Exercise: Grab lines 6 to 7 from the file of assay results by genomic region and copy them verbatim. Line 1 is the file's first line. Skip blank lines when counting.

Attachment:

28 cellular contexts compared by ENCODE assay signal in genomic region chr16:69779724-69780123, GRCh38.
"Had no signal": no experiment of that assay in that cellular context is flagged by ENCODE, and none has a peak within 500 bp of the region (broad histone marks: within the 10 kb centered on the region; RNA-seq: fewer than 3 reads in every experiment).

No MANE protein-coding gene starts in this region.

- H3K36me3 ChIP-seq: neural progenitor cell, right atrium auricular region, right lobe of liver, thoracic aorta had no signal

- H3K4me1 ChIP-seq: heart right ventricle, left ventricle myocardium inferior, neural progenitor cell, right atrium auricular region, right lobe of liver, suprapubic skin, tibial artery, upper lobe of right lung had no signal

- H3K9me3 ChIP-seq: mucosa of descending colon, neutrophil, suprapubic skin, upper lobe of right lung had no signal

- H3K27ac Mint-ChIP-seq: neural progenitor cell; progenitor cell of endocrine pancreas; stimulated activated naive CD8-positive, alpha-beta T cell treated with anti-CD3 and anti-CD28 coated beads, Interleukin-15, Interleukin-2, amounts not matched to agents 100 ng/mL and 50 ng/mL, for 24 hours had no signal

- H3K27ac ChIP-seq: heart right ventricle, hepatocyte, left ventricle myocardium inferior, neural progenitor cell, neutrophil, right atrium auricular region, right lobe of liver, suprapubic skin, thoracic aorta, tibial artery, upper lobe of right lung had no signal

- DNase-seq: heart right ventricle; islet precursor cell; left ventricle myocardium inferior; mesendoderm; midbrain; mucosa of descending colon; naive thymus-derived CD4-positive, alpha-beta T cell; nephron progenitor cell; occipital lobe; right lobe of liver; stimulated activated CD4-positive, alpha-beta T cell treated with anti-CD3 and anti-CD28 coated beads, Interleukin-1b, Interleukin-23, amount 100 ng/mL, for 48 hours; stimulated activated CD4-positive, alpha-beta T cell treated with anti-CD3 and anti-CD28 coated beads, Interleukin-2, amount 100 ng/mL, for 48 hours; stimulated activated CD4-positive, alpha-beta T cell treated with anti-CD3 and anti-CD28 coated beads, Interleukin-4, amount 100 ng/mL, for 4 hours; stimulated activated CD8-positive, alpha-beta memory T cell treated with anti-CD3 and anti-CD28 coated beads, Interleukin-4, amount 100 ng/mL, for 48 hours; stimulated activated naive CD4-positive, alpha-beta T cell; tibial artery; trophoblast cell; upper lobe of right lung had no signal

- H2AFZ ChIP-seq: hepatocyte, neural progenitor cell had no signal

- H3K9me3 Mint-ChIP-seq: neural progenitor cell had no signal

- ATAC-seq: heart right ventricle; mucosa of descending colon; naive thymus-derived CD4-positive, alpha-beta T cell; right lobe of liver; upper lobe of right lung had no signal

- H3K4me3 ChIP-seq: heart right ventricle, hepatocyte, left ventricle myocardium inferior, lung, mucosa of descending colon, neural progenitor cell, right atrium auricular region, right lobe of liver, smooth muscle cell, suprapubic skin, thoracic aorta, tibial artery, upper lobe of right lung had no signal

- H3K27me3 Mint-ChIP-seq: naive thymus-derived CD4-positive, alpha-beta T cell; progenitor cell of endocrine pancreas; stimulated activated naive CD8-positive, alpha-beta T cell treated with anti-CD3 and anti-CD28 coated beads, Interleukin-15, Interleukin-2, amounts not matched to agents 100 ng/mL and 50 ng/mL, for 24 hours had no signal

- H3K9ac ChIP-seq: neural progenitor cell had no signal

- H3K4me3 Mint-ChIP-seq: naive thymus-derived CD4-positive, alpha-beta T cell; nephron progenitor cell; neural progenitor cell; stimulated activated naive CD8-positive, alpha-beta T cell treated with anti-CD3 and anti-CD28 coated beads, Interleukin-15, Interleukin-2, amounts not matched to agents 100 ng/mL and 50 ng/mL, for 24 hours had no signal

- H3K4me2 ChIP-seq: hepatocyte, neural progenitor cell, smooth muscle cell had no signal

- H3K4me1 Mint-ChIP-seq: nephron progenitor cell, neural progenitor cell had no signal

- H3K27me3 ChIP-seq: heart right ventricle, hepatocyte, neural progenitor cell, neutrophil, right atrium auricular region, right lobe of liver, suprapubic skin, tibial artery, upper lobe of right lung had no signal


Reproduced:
- H3K9me3 ChIP-seq: mucosa of descending colon, neutrophil, suprapubic skin, upper lobe of right lung had no signal

- H3K27ac Mint-ChIP-seq: neural progenitor cell; progenitor cell of endocrine pancreas; stimulated activated naive CD8-positive, alpha-beta T cell treated with anti-CD3 and anti-CD28 coated beads, Interleukin-15, Interleukin-2, amounts not matched to agents 100 ng/mL and 50 ng/mL, for 24 hours had no signal